The architect who worked with Concerned Library Users, the group suing Berkeley to stop the demolition and rebuilding of the south and west branch libraries, has sent an apology for his actions to the City Council and city manager.
In a letter dated June 17, 2011, Todd Jersey apologizes for “causing more harm than good,” by presenting two designs that he said would “save the original buildings.” Jersey said his work was a misguided effort to resolve the dispute between the city, which wants to tear down the two branches and build entirely new structures, and CLU, which contends bond monies raised to renovate the city’s branch libraries cannot be used for demolition.
“This clearly backfired in many ways that in retrospect I should have known,” Jersey wrote in his letter. “Therefore I am also writing to apologize for the stress and hardship that my participation in the project caused you as City officials. Looking back on this now I can see that I naively thought that my participation could help settle the suit and alter the course of the projects in a good way. Obviously I failed to understand the amount of community investment in the work done by the other firms and furthermore, that in a lawsuit, there really is no opportunity for discourse. Instead of helping, my efforts created hardship for the City and for the Library Staff and The Friends of the Library. For that I am personally sorry. Clearly I have no intention of doing anything like this again.” (emphasis is Jersey’s)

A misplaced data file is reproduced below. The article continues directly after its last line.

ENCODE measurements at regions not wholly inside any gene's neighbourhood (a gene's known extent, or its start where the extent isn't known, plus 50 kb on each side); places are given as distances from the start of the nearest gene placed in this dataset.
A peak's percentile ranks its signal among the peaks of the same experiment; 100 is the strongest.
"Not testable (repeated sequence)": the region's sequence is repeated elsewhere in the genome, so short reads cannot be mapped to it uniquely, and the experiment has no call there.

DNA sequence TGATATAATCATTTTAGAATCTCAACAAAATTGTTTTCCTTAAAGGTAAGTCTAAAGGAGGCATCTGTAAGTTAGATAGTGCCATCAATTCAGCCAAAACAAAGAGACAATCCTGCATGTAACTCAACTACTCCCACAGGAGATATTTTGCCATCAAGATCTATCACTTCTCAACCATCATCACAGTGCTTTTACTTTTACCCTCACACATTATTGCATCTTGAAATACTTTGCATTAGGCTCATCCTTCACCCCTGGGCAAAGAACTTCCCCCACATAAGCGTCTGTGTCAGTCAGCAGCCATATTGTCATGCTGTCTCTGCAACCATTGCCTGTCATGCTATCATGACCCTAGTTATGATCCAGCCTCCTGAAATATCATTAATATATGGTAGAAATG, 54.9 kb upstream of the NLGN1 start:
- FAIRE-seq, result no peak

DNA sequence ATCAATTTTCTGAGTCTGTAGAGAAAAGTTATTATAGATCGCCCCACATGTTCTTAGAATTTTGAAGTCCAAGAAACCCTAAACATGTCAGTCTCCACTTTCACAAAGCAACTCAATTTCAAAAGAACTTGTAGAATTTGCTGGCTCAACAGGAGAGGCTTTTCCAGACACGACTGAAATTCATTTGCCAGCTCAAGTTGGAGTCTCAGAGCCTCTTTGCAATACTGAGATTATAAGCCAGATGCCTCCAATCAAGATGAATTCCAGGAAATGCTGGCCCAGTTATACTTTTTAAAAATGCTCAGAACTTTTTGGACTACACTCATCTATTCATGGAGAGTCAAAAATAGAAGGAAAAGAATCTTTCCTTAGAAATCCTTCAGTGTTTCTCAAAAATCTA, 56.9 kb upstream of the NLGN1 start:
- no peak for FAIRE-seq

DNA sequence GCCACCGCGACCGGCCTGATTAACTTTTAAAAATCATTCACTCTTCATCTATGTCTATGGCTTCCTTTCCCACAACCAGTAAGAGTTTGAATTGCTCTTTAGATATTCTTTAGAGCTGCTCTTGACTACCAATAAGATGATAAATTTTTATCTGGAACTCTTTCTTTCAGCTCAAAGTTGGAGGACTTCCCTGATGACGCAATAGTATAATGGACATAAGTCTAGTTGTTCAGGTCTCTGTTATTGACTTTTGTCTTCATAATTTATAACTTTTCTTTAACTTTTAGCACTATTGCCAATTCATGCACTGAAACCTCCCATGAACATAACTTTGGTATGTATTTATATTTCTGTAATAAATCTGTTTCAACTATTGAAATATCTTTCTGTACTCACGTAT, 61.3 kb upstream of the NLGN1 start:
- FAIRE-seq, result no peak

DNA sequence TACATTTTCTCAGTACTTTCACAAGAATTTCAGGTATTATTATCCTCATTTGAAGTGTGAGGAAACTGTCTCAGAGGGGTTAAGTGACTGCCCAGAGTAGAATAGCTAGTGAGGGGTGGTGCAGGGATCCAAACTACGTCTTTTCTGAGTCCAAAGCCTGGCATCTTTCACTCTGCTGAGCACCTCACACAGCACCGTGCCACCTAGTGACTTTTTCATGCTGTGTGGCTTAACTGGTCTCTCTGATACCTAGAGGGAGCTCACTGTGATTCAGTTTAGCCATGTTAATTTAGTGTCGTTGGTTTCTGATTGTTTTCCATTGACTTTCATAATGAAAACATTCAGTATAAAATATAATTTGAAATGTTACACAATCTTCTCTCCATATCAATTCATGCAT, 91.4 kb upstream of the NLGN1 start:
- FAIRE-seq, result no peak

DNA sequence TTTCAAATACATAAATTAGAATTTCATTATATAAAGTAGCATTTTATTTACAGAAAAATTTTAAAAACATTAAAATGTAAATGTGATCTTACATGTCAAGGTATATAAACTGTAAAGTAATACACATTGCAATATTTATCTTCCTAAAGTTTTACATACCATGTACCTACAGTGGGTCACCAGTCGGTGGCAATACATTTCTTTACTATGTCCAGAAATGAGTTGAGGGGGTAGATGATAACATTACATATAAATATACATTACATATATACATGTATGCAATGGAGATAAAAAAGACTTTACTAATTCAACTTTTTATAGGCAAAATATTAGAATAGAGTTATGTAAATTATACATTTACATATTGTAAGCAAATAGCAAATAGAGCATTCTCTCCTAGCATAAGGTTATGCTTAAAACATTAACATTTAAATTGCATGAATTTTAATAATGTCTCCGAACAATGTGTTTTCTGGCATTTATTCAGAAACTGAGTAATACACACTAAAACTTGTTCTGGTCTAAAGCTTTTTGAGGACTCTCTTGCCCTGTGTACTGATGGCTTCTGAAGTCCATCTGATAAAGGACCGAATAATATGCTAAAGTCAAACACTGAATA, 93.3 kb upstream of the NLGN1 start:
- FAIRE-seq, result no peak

Jersey wrote that he was never a signatory to the efforts of CLU to sue the city. In fact, he said, he does not support suing his own municipality.
The letter will not have any legal bearing on the CLU lawsuit against Berkeley, which will be heard before a judge on September 9th, according to Berkeley City Attorney Zach Cowan.
But Councilman Darryl Moore, who sits on the board of the public library, hopes Jersey’s letter prods CLU to reconsider its actions.
“The lawsuit is causing nothing but difficulty and pain throughout the community,” said Moore. “I hope those who filed it will read it, take it to heart, and consider dropping the lawsuit.”
Susan Brandt-Hawley, the attorney for Concerned Library Users, said the letter has no bearing on the group’s case, which was filed in August 2010. In the suit, CLU said the wording of Measure FF, a 2008 bond measure that raised $26 million to renovate the city’s four branch libraries, does not include any reference to tearing down any buildings. Consequently the city can not use those funds for demolition, according to the suit.
CLU wants Berkeley to restore, not demolish, the south and west branches which they say have historic significance. The group hired Jersey to come up with restoration plans, which they submitted to the city as part of the commentary of the Environmental Impact
Judith Epstein (the only publicly named member of CLU) “wanted me to show how we could take the program the city needed, fulfill that program and save those two buildings – and do so, if possible, at below cost,” said Jersey.
Jersey said he provided drawings that could do that, although the final EIR said Jersey’s designs would actually be more expensive (and run over the budget) than tearing down and rebuilding the two structures.
Jersey said he had not shown Epstein or other members of CLU the letter he sent on June 17 to city officials. He had recently informed her that the formal relationship between his office and CLU was over.
“In retrospect, I didn’t think this through clearly enough,” said Jersey. “During a lawsuit there is not an opportunity to negotiate. I understand now why. The city of Berkeley is under attack.”
“We all make mistakes,” he said. “I just happen to clean up my mistakes.”